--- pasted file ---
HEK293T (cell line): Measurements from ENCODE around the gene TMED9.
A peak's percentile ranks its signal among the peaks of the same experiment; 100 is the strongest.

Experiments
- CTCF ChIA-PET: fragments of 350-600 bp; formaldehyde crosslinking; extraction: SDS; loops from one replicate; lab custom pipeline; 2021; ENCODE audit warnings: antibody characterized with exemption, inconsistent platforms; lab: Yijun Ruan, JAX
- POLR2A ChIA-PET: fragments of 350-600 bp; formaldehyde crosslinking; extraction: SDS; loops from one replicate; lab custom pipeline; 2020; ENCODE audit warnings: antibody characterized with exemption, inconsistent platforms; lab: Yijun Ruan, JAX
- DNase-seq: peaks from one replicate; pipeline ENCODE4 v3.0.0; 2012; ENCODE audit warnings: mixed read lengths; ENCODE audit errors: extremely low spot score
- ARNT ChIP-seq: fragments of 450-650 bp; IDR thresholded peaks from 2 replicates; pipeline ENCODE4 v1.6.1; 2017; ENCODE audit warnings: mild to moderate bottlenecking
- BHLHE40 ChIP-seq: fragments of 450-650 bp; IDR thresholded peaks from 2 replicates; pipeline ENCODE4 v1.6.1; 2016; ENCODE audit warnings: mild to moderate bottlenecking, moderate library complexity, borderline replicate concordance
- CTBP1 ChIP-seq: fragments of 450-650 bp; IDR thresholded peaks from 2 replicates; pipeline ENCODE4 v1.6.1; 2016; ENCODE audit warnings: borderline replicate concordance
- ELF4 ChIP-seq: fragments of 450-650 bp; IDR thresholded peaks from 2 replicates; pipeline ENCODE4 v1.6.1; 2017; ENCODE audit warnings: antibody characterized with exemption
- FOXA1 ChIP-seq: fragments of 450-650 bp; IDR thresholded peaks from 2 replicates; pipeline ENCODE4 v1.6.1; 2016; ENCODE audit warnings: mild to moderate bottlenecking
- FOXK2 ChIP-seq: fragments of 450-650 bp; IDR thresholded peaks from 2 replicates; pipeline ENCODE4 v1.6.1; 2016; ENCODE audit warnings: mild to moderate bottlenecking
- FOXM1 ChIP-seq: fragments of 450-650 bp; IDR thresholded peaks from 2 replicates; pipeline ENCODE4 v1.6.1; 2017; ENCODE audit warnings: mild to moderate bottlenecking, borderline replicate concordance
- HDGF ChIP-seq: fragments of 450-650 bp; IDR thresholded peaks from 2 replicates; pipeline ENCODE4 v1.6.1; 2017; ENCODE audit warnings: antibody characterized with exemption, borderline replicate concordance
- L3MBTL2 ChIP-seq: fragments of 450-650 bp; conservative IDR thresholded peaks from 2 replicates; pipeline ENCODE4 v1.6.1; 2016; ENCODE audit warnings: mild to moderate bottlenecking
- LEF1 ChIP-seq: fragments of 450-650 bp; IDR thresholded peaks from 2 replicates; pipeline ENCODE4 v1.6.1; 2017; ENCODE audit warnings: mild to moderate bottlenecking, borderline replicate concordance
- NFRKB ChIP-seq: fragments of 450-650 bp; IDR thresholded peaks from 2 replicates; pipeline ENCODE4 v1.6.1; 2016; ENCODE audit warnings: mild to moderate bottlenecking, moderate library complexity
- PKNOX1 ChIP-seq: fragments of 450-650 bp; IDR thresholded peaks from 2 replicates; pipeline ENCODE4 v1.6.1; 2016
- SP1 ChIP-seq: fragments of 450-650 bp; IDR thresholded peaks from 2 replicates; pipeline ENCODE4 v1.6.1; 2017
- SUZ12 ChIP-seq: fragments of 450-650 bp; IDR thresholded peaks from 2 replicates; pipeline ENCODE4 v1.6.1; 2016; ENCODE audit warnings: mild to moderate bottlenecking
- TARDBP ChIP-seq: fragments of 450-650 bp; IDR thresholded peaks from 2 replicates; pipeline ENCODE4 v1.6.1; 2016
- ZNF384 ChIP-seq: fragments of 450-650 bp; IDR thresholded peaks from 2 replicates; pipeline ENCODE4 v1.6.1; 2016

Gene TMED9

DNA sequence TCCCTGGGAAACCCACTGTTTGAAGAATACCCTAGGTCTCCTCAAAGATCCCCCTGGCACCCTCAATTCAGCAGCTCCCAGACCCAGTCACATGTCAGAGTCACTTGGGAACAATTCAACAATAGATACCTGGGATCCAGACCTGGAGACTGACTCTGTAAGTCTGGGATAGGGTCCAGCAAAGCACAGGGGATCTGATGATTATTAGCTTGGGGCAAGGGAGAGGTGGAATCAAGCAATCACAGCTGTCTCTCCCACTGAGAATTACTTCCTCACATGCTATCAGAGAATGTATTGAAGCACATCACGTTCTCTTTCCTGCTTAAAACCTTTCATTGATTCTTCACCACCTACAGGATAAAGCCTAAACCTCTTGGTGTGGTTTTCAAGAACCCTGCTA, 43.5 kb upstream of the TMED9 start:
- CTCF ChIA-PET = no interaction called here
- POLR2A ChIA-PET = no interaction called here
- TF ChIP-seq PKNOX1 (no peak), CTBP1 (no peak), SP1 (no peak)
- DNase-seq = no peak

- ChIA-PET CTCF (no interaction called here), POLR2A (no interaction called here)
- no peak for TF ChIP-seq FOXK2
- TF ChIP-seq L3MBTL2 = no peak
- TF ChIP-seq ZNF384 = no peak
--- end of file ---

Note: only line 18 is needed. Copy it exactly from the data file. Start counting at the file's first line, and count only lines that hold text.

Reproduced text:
- PKNOX1 ChIP-seq: fragments of 450-650 bp; IDR thresholded peaks from 2 replicates; pipeline ENCODE4 v1.6.1; 2016